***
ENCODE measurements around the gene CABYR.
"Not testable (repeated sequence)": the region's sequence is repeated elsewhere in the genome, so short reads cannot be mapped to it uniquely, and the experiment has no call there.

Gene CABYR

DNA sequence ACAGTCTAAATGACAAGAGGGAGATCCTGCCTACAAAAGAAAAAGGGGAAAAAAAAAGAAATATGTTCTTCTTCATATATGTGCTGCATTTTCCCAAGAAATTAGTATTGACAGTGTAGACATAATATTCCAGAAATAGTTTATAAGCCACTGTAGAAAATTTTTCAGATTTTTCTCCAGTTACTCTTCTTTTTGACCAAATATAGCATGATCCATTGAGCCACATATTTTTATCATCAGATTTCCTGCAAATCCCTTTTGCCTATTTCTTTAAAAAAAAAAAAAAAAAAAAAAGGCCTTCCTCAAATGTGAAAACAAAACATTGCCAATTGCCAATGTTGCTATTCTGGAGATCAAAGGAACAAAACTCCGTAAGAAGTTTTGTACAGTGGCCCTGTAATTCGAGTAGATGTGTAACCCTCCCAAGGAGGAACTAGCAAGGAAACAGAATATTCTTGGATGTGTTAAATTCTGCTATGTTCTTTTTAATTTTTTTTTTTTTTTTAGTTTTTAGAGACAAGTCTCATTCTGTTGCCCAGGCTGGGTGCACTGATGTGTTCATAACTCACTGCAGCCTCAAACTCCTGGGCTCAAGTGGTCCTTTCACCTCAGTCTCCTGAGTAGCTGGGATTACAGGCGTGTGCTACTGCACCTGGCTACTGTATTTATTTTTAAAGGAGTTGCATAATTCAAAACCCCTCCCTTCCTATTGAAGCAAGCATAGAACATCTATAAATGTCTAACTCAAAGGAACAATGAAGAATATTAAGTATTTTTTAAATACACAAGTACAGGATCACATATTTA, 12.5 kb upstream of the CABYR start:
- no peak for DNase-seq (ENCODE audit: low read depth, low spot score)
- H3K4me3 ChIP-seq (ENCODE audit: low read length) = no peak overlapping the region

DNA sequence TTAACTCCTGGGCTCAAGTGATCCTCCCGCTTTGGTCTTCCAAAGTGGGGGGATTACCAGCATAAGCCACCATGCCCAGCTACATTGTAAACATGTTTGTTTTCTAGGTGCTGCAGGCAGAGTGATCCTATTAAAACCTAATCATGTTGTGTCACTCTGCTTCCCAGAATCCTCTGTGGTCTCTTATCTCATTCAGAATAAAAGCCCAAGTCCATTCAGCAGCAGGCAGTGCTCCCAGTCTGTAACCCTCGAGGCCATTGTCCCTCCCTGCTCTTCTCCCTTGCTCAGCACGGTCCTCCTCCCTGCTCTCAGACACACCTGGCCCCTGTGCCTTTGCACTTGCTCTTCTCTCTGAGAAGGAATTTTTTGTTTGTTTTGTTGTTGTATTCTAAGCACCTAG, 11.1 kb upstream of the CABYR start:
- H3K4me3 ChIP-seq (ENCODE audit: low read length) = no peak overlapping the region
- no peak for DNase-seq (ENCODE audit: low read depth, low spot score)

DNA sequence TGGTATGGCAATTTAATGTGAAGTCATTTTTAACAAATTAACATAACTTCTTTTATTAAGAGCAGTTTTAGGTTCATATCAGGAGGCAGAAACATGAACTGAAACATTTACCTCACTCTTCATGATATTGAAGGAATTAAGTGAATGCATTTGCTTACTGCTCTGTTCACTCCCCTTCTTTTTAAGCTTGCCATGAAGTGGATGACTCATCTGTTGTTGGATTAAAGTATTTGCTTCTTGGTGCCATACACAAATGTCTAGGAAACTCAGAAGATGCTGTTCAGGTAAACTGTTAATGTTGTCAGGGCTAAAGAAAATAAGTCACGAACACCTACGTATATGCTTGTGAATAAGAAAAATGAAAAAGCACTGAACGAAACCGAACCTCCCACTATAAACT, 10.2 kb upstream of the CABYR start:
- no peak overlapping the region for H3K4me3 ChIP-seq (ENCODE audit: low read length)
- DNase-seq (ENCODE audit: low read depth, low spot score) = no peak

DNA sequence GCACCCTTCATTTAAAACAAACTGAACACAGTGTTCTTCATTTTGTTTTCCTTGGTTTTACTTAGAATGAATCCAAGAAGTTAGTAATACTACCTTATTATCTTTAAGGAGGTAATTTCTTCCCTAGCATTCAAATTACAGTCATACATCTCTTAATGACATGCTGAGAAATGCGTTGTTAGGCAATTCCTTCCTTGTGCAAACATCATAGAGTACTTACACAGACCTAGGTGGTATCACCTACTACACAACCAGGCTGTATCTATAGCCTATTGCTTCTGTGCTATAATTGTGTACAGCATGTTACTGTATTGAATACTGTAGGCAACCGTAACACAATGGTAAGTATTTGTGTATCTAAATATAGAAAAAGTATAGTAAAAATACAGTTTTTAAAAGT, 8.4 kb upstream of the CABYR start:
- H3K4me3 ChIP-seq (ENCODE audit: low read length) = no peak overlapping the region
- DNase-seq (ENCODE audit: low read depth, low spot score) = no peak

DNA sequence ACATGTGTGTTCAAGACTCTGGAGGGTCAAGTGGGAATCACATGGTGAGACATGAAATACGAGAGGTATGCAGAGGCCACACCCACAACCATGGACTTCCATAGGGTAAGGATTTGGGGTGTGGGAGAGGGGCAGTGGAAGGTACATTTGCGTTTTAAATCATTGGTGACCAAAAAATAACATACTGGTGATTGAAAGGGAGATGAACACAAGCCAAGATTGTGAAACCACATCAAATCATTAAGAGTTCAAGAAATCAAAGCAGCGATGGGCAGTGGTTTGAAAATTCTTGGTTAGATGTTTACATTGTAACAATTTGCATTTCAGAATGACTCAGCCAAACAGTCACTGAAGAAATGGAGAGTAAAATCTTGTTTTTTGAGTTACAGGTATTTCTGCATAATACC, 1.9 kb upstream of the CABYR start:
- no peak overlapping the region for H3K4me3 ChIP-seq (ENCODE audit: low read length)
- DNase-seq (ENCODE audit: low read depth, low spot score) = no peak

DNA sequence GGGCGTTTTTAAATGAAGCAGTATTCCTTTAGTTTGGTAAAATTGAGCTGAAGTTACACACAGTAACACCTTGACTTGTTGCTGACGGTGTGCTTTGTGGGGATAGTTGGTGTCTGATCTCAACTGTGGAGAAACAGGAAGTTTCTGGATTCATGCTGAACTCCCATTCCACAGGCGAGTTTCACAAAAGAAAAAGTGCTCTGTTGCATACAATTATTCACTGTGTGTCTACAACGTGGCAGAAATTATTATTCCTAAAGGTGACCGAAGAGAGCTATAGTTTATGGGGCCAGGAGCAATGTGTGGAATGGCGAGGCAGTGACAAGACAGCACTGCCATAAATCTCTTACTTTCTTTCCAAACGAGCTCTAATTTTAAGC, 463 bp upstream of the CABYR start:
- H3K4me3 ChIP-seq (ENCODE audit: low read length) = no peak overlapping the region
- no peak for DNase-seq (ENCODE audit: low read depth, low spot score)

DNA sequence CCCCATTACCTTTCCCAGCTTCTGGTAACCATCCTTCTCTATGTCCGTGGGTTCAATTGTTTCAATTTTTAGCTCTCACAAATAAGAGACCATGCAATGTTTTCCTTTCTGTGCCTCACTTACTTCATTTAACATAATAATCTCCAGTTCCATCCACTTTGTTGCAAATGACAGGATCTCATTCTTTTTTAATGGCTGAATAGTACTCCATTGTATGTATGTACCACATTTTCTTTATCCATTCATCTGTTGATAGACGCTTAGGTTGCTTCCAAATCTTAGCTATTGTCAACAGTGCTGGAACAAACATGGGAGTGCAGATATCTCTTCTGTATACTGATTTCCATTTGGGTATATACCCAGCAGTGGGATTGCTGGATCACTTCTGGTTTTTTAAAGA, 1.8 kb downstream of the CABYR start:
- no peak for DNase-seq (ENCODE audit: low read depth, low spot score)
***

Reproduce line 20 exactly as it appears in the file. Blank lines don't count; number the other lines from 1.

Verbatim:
- H3K4me3 ChIP-seq (ENCODE audit: low read length) = no peak overlapping the region